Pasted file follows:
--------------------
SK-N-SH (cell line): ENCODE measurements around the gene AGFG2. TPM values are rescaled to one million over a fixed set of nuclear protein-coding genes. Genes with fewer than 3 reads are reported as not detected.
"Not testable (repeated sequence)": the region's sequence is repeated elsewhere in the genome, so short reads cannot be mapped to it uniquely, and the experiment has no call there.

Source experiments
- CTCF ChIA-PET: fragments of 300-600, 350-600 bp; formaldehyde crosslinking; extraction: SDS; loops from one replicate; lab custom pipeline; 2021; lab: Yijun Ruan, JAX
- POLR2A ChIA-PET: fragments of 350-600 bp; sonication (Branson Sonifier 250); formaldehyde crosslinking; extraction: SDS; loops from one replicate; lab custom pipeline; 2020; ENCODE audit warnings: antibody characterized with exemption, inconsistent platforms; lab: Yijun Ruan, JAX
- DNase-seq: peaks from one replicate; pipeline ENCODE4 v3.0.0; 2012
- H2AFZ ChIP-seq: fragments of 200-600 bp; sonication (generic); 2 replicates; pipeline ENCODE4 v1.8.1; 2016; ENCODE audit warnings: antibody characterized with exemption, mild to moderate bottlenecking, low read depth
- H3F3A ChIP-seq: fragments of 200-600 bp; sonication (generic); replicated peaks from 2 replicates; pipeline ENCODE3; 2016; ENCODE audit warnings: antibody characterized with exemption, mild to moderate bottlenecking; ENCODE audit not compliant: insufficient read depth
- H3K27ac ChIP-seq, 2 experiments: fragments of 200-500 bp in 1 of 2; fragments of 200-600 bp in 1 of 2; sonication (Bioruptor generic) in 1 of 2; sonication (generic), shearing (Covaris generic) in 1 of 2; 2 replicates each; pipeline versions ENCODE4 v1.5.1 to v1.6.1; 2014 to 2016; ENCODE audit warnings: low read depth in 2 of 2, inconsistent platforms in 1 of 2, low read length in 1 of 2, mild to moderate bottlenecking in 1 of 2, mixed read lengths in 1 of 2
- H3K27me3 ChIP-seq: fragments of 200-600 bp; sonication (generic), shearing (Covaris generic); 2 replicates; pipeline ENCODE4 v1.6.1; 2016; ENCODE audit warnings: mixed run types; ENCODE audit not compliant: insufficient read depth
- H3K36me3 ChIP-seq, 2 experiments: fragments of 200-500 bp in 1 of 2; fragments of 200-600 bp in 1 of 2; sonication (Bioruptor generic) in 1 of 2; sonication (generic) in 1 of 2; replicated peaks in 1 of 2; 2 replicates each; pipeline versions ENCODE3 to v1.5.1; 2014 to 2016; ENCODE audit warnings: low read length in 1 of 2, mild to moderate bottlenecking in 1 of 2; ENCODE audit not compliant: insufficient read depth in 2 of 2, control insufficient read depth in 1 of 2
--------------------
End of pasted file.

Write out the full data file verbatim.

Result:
SK-N-SH (cell line): ENCODE measurements around the gene AGFG2. TPM values are rescaled to one million over a fixed set of nuclear protein-coding genes. Genes with fewer than 3 reads are reported as not detected.
"Not testable (repeated sequence)": the region's sequence is repeated elsewhere in the genome, so short reads cannot be mapped to it uniquely, and the experiment has no call there.

Source experiments
- CTCF ChIA-PET: fragments of 300-600, 350-600 bp; formaldehyde crosslinking; extraction: SDS; loops from one replicate; lab custom pipeline; 2021; lab: Yijun Ruan, JAX
- POLR2A ChIA-PET: fragments of 350-600 bp; sonication (Branson Sonifier 250); formaldehyde crosslinking; extraction: SDS; loops from one replicate; lab custom pipeline; 2020; ENCODE audit warnings: antibody characterized with exemption, inconsistent platforms; lab: Yijun Ruan, JAX
- DNase-seq: peaks from one replicate; pipeline ENCODE4 v3.0.0; 2012
- H2AFZ ChIP-seq: fragments of 200-600 bp; sonication (generic); 2 replicates; pipeline ENCODE4 v1.8.1; 2016; ENCODE audit warnings: antibody characterized with exemption, mild to moderate bottlenecking, low read depth
- H3F3A ChIP-seq: fragments of 200-600 bp; sonication (generic); replicated peaks from 2 replicates; pipeline ENCODE3; 2016; ENCODE audit warnings: antibody characterized with exemption, mild to moderate bottlenecking; ENCODE audit not compliant: insufficient read depth
- H3K27ac ChIP-seq, 2 experiments: fragments of 200-500 bp in 1 of 2; fragments of 200-600 bp in 1 of 2; sonication (Bioruptor generic) in 1 of 2; sonication (generic), shearing (Covaris generic) in 1 of 2; 2 replicates each; pipeline versions ENCODE4 v1.5.1 to v1.6.1; 2014 to 2016; ENCODE audit warnings: low read depth in 2 of 2, inconsistent platforms in 1 of 2, low read length in 1 of 2, mild to moderate bottlenecking in 1 of 2, mixed read lengths in 1 of 2
- H3K27me3 ChIP-seq: fragments of 200-600 bp; sonication (generic), shearing (Covaris generic); 2 replicates; pipeline ENCODE4 v1.6.1; 2016; ENCODE audit warnings: mixed run types; ENCODE audit not compliant: insufficient read depth
- H3K36me3 ChIP-seq, 2 experiments: fragments of 200-500 bp in 1 of 2; fragments of 200-600 bp in 1 of 2; sonication (Bioruptor generic) in 1 of 2; sonication (generic) in 1 of 2; replicated peaks in 1 of 2; 2 replicates each; pipeline versions ENCODE3 to v1.5.1; 2014 to 2016; ENCODE audit warnings: low read length in 1 of 2, mild to moderate bottlenecking in 1 of 2; ENCODE audit not compliant: insufficient read depth in 2 of 2, control insufficient read depth in 1 of 2